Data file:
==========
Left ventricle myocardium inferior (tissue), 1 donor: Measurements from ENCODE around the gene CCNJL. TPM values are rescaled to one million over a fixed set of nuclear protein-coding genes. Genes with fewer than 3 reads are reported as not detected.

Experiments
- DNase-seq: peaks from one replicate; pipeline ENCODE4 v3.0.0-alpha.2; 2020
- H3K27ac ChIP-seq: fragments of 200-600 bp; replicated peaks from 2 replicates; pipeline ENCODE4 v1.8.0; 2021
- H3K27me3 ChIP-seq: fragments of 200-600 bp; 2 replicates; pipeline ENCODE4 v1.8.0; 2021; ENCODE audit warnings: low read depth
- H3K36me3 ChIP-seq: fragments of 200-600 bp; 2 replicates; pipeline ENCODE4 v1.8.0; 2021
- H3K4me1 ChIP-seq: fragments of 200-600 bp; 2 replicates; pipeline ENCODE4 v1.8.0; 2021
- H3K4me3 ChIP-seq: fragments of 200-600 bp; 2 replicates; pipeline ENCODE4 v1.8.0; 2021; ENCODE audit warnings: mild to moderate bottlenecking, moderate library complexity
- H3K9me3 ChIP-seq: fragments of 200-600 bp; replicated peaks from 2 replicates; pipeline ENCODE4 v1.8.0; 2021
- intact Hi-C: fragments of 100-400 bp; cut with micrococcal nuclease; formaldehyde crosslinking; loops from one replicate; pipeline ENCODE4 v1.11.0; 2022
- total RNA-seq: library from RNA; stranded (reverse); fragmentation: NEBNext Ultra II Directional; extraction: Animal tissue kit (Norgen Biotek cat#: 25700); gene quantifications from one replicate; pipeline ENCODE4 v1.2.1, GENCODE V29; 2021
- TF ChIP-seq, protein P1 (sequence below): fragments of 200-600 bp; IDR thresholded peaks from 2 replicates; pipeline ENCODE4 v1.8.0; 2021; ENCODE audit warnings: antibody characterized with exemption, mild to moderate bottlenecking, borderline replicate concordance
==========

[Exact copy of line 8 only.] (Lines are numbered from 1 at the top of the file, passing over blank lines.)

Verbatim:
- H3K4me3 ChIP-seq: fragments of 200-600 bp; 2 replicates; pipeline ENCODE4 v1.8.0; 2021; ENCODE audit warnings: mild to moderate bottlenecking, moderate library complexity